In the Shop: Aqua Coat clear wood grain filler

Increasing demand for flawless glass smooth finishes on woods with open pores like oaks, ashes, and mahoganies presents a challenge for finishers. My first experience with this came a few decades ago when I started making stringed musical instruments. Achieving the perfect gloss finish was a painstaking and lengthy process using messy paste fillers that sometimes dulled the look of the wood and then moving on to many coats of lacquer.

With that experience behind me, I was ready to try the new Aqua Coat clear wood grain filler. It promised to provide not only an environmentally friendly alternative, but a more efficient one, too.

What it is

Aqua Coat wood grain filler is a water-based gel that is designed to fill wood grain pores so that top coats have less work to do in producing a level finish without the pockmarks of wood pores. The manufacturer markets the filler as the next step after staining and/or sealing to achieve a high gloss finish.

Opening the can, you immediately see some differences between Aqua Coat and more conventional grain fillers. First off, the can itself is a recyclable plastic tub with a metal twist-off lid. That’s much easier to use than the conventional pry-top metal paint cans. The look and smell of the filler is different, too. It’s a lightweight white gel that looks a little like the gel hand cleaners you can buy. There is no strong petroleum odor either.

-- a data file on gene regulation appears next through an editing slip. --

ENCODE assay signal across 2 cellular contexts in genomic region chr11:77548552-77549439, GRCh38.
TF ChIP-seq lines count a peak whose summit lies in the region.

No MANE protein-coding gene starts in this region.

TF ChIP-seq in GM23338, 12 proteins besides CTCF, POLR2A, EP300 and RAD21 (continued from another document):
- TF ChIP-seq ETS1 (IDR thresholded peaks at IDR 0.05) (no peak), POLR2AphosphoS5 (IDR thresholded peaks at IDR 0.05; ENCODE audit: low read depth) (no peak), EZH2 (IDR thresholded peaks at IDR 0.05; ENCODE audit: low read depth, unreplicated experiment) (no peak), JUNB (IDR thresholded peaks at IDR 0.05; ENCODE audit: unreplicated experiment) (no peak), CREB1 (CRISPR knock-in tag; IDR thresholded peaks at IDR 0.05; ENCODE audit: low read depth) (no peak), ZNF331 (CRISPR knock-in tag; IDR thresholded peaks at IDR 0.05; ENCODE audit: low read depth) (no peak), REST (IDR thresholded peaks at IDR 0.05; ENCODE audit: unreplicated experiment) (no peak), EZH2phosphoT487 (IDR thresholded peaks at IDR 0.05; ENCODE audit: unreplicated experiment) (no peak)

How it works

Aqua Cote recommends that you apply their filler after staining or sealing. If there is to be no stain, applying over raw wood is acceptable. That’s how we tested the product, since filling the pores in raw wood presents the biggest challenge for grain fillers. Aqua Cote recommends using a rubber squeegee, soft putty knife or a soft cloth to apply the filler, working it into the pores in a circular motion, much like you would apply paste wax. It goes on quick and easy, and then you wait for it to dry 30 to 45 minutes before sanding.

I was impressed that the surface didn’t have that cloudy look that you sometimes get with old-fashioned paste wood fillers. I found two coats were plenty to fill the wood pores, sanding between coats as recommended with 320 grit. You can topcoat after letting it dry overnight. It’s a great way to get a head-start on that flawless gloss finish you are looking for. For more information, visit

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About the author
William Sampson

William Sampson is a lifelong woodworker, and he has been an advocate for small-scale entrepreneurs and lean manufacturing since the 1980s. He was the editor of Fine Woodworking magazine in the early 1990s and founded WoodshopBusiness magazine, which he eventually sold and merged with CabinetMaker magazine. He helped found the Cabinet Makers Association in 1998 and was its first executive director. Today, as editorial director of Woodworking Network and FDMC magazine he has more than 20 years experience covering the professional woodworking industry. His popular "In the Shop" tool reviews and videos appear monthly in FDMC.